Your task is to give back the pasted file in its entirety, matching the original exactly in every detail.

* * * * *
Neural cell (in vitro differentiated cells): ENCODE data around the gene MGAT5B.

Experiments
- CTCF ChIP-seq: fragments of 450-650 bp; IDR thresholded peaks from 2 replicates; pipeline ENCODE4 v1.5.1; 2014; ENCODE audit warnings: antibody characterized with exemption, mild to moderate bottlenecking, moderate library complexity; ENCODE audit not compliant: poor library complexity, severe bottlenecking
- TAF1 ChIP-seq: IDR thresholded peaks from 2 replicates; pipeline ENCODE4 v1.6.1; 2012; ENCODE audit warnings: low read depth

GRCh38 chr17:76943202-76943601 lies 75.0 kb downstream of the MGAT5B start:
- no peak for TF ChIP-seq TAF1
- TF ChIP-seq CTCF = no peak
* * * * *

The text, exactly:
Neural cell (in vitro differentiated cells): ENCODE data around the gene MGAT5B.

Experiments
- CTCF ChIP-seq: fragments of 450-650 bp; IDR thresholded peaks from 2 replicates; pipeline ENCODE4 v1.5.1; 2014; ENCODE audit warnings: antibody characterized with exemption, mild to moderate bottlenecking, moderate library complexity; ENCODE audit not compliant: poor library complexity, severe bottlenecking
- TAF1 ChIP-seq: IDR thresholded peaks from 2 replicates; pipeline ENCODE4 v1.6.1; 2012; ENCODE audit warnings: low read depth

GRCh38 chr17:76943202-76943601 lies 75.0 kb downstream of the MGAT5B start:
- no peak for TF ChIP-seq TAF1
- TF ChIP-seq CTCF = no peak